D: There was no end game. Neither of us had talked about the idea that we would have this trajectory. I just thought it would be fun to maybe do it a couple of times and see what came out of it. It was just a way to meet people. It was winter, I was feeling lonely and depressed, and I figured, being in a room with 20 people singing was better than being in a room alone.
N: I find it interesting because we come at it from different perspectives. Daveed is a very talented musician who really didn't share his music very much. He was writing in isolation and performing in small venues with a lot of support from other musicians but keeping it more private and was less inclined to share it with the world. In many ways, I don't think a lot of people knew how talented he was or is. I think they saw him as the manager for Aunties & Uncles, which he's been for a long time. And for me, I've always been very involved with every community I've been a part of. I lived in Halifax for a number of years and it seems like everyone in Halifax is in a band, so I started making music with a couple of friends when I lived out there. I'd never been in a choir before, so this idea of joining a choir was very foreign to me. It was almost by accident that he happened to get enlisted by a mutual friend of ours to play guitar for this birthday party that he mentioned. And even though none of us knew how to arrange the song, it was very evident from the beginning that Daveed could respond to that, almost like a positive knee-jerk reaction. After that first performance, we weren't really thinking about it beyond that moment, but there was a spark. I remember the other people that were a part of the performance were asking us about when it was going to happen again. And once we got going, it was kind of a snowball effect. We would suggest we do it again the following month, but people wanted to do it again the following day. And we kept having to move venues. One time it was at my house but then it grew out of that so we moved it to an art gallery, and then we held it at Double Double Land. It just grew so quickly, because (and this is what we didn't realize at the beginning) people wanted something that would allow them to be creative, even if they were already super creative. Sometimes being the person who calls all the shots can be a little overwhelming. So people wanted a way to flex their creative muscles...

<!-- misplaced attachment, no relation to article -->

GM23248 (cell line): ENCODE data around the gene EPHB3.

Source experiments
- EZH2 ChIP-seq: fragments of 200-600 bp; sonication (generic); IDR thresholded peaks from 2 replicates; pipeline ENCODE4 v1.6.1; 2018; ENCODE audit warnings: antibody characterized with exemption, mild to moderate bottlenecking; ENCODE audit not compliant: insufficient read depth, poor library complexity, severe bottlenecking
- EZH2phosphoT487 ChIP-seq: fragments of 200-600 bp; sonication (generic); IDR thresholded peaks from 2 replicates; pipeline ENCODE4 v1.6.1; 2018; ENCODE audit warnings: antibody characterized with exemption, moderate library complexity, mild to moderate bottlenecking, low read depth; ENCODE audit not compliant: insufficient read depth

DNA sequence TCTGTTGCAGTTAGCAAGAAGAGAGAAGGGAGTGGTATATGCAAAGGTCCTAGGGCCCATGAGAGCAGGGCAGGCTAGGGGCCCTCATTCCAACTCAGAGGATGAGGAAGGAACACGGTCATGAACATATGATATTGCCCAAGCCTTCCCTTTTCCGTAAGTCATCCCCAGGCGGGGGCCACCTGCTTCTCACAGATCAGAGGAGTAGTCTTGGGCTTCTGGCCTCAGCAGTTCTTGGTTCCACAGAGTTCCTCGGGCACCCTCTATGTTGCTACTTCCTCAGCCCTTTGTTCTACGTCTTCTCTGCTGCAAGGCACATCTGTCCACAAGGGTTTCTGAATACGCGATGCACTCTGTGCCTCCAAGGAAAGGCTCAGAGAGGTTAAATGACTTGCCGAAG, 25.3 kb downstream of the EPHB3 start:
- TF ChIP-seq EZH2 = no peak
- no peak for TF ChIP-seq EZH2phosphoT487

D: They wanted to be passively creative.
N: Exactly. Let somebody else steer the ship for a bit. We were motivated by the idea and up for the challenge of meeting this demand. There was a void, and I don't say void in a desperate way, but it seemed there was something lacking in people's lives and once choir got started it moved quickly, and we had to move fast to keep up with it. At times it was very overwhelming. I've had a lot of extraordinary moments in my life, but the kind of response we've gotten from this particular project has brought up something that's never happened to me before. It's really powerful and humbling and insane, in the most beautiful and encouraging way.